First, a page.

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Patient Complaints

Sam Ashoo, MD and Mizuho Morrison, DO
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Patient complaints may reveal medical errors and may escalate to litigation. Be sure whatever process you have in place has been developed in conjunction with your risk management department or insurance carrier. This allows for an “early warning” system to be in place for your malpractice insurance company when litigation is possible. 

 

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clay j. -

His is a helpful and thoughtful piece.

I wonder if you could comment on one thing i am curious about. You mentioned someone should be delegated to respond to complaints, and usually this is the service director via some correspondence with hospital staff that receive them.

Do you think the individual doctors should be informed of all complaints regardless of the nature of complaint? I find in my experience that very few of the pt complaints are helpful, act as feedback, or are actionable. And many are flatly too biased to be interpretable at all.

I agree with addressing them all, and apologizing for their experience, but in light of the many contributors to burn out, one of which are a large proportion of these complaints, do you think we should protect the doctors from someof these via some screening and adjudication process by the director or someone delegated to the process?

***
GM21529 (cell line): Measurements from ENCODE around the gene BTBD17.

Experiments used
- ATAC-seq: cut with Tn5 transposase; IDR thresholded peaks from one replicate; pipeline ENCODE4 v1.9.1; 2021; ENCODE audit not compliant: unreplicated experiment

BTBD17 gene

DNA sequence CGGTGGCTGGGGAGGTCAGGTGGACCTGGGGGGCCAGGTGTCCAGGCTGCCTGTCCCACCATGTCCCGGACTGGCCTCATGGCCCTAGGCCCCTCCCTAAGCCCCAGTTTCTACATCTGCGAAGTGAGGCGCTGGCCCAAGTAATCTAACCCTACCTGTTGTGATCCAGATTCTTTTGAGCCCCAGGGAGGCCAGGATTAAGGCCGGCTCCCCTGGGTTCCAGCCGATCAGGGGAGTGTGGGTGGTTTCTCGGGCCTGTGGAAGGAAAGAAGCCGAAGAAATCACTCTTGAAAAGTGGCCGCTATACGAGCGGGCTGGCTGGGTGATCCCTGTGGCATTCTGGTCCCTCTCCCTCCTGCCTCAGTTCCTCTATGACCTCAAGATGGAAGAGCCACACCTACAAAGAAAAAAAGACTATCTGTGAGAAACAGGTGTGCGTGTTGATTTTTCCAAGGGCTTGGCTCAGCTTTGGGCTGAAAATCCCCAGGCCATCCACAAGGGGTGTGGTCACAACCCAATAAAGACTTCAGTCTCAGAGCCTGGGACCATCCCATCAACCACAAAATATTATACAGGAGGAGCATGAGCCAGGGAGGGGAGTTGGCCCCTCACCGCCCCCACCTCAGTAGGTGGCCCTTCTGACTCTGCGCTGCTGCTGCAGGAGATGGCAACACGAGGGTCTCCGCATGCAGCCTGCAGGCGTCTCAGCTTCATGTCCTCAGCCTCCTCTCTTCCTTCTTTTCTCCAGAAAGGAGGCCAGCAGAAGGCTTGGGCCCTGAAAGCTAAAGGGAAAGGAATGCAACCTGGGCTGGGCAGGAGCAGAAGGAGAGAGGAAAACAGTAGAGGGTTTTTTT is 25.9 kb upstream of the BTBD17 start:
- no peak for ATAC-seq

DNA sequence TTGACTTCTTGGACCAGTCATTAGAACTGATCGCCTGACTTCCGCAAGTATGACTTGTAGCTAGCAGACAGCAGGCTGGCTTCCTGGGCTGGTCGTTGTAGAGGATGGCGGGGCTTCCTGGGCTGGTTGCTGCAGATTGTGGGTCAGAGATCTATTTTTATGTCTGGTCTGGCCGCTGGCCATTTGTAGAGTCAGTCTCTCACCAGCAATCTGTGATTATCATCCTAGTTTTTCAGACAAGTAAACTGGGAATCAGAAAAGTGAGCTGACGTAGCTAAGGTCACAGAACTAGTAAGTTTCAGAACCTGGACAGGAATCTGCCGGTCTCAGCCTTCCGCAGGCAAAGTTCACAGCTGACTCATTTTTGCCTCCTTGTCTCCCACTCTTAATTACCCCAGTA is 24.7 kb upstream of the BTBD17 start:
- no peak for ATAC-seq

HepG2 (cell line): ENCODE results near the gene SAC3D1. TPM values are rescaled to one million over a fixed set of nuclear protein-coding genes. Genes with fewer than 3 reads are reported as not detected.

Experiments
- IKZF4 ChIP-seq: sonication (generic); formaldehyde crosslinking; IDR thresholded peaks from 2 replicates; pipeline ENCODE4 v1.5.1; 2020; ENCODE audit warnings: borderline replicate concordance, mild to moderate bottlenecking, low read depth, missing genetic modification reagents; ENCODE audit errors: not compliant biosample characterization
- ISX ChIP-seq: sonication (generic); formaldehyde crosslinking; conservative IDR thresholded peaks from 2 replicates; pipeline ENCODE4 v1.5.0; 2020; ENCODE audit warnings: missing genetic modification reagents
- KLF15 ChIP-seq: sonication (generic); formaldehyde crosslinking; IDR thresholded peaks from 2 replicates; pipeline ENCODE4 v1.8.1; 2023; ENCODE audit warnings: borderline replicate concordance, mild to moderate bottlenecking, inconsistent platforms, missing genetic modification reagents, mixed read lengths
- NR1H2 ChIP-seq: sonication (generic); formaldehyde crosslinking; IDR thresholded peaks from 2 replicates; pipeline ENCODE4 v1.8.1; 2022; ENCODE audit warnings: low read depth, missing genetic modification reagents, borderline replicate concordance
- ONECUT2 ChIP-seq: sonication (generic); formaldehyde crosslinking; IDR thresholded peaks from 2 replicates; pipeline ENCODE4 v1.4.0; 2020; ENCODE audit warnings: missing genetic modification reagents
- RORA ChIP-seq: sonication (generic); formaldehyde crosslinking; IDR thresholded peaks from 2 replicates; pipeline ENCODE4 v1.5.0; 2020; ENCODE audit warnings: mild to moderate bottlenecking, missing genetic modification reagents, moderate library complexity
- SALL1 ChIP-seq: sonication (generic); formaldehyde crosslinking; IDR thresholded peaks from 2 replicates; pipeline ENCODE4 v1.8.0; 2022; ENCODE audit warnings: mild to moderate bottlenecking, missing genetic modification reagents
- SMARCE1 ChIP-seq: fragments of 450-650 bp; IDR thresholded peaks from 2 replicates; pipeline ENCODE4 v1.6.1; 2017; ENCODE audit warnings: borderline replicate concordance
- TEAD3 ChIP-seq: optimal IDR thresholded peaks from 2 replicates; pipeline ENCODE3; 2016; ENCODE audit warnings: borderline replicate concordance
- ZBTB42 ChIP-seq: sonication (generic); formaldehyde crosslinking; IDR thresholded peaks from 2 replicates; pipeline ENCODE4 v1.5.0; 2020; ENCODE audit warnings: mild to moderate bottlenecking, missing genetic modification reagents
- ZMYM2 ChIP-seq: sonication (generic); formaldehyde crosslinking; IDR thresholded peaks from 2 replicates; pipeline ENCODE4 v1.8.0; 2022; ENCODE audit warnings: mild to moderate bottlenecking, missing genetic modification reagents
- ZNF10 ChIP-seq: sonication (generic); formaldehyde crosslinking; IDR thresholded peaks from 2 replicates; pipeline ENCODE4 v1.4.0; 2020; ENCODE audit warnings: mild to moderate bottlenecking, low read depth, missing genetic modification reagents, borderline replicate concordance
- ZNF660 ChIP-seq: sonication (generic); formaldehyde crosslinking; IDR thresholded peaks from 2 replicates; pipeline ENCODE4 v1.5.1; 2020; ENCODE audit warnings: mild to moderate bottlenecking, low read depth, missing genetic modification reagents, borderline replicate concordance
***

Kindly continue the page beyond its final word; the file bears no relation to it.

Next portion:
What types of complaints should the doctors be informed about?

Asking for a friend ;)

Neda F., MD -

Hi Clay. I checked in with Sam Ashoo, and here is his response. As a side note, I give you a shout-out in the free chapter of our October episode being released tomorrow! :) -- Neda

"Excellent question! You raise a great point. It has certainly been my experience that all complaints do not make good feedback to the provider. As medical director I often screened these and filtered what I thought were the important points brought up by patients. I do not think every single complaint needs to be brought to the providers attention. However, I DO believe that there is utility in providing aggregate information. For example: Dr X had 25 complaints this year while his partners had 10. That’s not coincidence. Some of them might be “frivolous” but those should be evenly distributed among providers working the same number of hours and seeing the same number of patients. So, while I might not bring every complaint to a provider verbatim, I do make a point of intermittently informing them of the number and type of complaints I am receiving.

As to what types of complaints warrant a discussion with a physician? That is a judgement call, and one that can be made based on the content of the complaint. Medical errors and misdiagnosis are easy. Personality conflicts require more information and tracking to determine a pattern. Using your judgement is appropriate, but don’t make excuses for bad behavior (provider’s or the patient’s).

Hope that helps! Write back if it doesn’t :)
Sam"

clay j. -

excellent. my feeling is that the adjudication of these can be left to the directors (or whoever is delegated to dealing with these) discretion. But I think some people have different styles Ive seen over years as we hand over the director positions. My opinion is that the frivolous complaints do nothing but worsen physician burn out and dont offer much opportunity for improvement or learning, whereas some of them certainly are worth reflecting on. Appreciate this segment, this is a HARD part of the job that no one really likes.

Thanks for the reply and the segment.

And NEDA!! I listened to the PC-AKI segment, and i loved it. Thanks for the shout out!

Much love,
clay

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Primary Care Gets Some Love Full episode audio for MD edition 196:25 min - 92 MB - M4AHippo Primary Care RAP - August 2019 Written Summary 659 KB - PDF

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